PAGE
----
Bioactivity of essential oils from medicinal plants of Cameroon and their combination against infant diarrhea induced by bacteria
Background: In Cameroon, one of the most common childhood illnesses after malaria is diarrhea, which generally has a bacterial origin. In rural areas, plant utilization is often one of the first ways of treatment though, with no scientific bases. Therefore, the aim of this work was to evaluate the antibacterial activities of nine essential oils (EOs) of Cameroonian plants and their combinations against some strains responsible for diarrhea.
Material and Methods: To determine the bacterial species generally involved in childhood diarrheal infections, a retrospective study was done. The EOs of Eucalyptus globulus, Cymbopogon citratus, Xylopia aethiopica, Thymus vulgaris, Ocimum canum, Cananga odorata, Citrus medica, Citrus paradisi and Citrus reticulata were screened against the most incriminated bacterial species using the spot-on-agar test and microdilution methods. Some of the EOs with good antibacterial activity were analyzed by Gas Chromatography and Gas Chromatography/Mass Spectrometry. According to their composition, Thymus vulgaris and Eucalyptus globulus EOs were combined with that of Cymbopogon citratus using the ratios 2/1; 1/1; 1/2 (w/w) and tested against on bacterial growth.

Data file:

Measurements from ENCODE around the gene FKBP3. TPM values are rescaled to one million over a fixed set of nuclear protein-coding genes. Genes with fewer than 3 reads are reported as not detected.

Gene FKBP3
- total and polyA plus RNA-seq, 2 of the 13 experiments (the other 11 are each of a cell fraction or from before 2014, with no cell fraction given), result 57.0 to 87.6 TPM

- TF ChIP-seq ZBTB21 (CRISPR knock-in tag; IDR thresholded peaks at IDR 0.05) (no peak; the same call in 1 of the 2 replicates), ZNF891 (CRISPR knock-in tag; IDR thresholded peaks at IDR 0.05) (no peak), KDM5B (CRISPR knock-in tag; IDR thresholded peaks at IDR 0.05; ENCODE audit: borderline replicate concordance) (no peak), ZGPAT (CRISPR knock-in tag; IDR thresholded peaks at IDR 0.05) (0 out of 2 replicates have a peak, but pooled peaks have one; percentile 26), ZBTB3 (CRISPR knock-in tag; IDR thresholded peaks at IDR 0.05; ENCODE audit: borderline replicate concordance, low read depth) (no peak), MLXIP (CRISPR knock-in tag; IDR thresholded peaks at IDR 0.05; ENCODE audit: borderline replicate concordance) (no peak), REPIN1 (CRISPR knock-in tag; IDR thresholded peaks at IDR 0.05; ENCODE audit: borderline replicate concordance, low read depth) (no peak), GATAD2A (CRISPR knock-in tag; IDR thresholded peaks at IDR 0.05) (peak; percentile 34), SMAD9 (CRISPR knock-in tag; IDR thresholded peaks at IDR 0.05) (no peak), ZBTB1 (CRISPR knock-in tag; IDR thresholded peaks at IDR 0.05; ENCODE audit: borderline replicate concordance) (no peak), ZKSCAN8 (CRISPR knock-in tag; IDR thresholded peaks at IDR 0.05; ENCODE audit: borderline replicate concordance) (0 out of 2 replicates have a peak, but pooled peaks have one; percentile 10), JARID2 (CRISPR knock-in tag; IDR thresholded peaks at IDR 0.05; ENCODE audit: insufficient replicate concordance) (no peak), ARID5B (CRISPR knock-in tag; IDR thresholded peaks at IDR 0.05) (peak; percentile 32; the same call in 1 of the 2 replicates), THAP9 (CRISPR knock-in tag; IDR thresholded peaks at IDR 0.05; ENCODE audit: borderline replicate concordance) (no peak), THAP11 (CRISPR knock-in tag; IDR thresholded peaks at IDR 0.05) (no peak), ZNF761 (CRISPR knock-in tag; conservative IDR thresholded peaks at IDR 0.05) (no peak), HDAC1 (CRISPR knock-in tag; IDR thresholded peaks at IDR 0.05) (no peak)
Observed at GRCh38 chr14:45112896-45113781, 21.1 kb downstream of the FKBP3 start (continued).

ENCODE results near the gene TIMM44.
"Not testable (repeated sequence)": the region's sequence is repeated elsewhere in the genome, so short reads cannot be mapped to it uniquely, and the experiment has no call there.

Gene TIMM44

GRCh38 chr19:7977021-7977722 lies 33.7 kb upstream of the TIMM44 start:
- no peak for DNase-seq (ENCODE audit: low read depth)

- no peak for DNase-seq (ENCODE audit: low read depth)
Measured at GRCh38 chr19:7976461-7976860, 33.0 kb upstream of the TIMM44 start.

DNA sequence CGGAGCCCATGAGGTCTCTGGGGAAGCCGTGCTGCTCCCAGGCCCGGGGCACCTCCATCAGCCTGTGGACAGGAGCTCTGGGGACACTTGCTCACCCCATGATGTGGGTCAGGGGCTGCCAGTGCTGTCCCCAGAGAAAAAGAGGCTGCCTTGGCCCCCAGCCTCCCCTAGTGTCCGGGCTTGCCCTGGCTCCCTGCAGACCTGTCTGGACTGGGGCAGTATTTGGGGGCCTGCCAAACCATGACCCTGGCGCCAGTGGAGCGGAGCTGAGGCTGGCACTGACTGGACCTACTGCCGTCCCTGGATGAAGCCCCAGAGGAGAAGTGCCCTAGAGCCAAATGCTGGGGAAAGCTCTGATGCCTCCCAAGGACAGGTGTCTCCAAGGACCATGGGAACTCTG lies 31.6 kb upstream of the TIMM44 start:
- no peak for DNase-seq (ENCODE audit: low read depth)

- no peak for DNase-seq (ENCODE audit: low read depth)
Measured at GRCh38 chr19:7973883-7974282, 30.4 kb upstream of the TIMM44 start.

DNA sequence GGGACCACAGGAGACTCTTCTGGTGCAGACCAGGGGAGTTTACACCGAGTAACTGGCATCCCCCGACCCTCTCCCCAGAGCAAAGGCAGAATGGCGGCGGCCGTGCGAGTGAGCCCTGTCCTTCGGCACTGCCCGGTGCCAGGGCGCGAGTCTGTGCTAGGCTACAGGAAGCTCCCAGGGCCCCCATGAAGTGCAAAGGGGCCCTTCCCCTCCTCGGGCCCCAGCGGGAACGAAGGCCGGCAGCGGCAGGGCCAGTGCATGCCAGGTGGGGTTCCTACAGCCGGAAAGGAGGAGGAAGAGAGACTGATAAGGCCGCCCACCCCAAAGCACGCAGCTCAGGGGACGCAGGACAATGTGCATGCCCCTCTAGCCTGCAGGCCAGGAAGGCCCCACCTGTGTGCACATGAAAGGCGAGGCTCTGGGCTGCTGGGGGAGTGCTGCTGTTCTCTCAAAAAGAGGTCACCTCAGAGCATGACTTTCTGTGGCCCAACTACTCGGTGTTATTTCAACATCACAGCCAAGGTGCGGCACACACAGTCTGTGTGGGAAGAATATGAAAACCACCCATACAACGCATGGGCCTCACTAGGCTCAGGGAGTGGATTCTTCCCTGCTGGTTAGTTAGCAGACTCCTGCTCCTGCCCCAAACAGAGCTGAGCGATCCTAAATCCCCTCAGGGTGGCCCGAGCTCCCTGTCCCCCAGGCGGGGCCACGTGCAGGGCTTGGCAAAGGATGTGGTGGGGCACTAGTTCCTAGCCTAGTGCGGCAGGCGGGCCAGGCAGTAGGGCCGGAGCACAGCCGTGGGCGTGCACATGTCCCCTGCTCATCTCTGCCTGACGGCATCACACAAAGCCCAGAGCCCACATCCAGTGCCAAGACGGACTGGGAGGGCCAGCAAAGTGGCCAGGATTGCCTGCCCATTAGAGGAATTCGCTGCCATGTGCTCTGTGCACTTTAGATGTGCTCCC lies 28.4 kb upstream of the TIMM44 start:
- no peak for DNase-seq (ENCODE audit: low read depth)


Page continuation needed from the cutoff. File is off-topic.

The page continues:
Results: The retrospective study showed that 10.8% of infant diarrhea was caused by Escherichia coli, Salmonella typhimurium and Salmonella paratyphimurium. The Minimum inhibition Concentrations (MIC) of single EOs was between 0.78 and 25 mg/mL which were observed to be greater than those of their combinations which ranged between 0.195 and 6.52 mg/mL. The active essential oils contained mainly hydrocarbonated and oxygenated monoterpens.
Conclusion: The good antibacterial effects of two Thymus combinations Th1 and Th2 observed on Salmonella typhimurium and Salmonella paratyphimurium suggest their used in aromatherapy to cure bacterial diarrhea.
Keywords: Infant diarrhea, Essential oils, Combinations, Antibacterial activity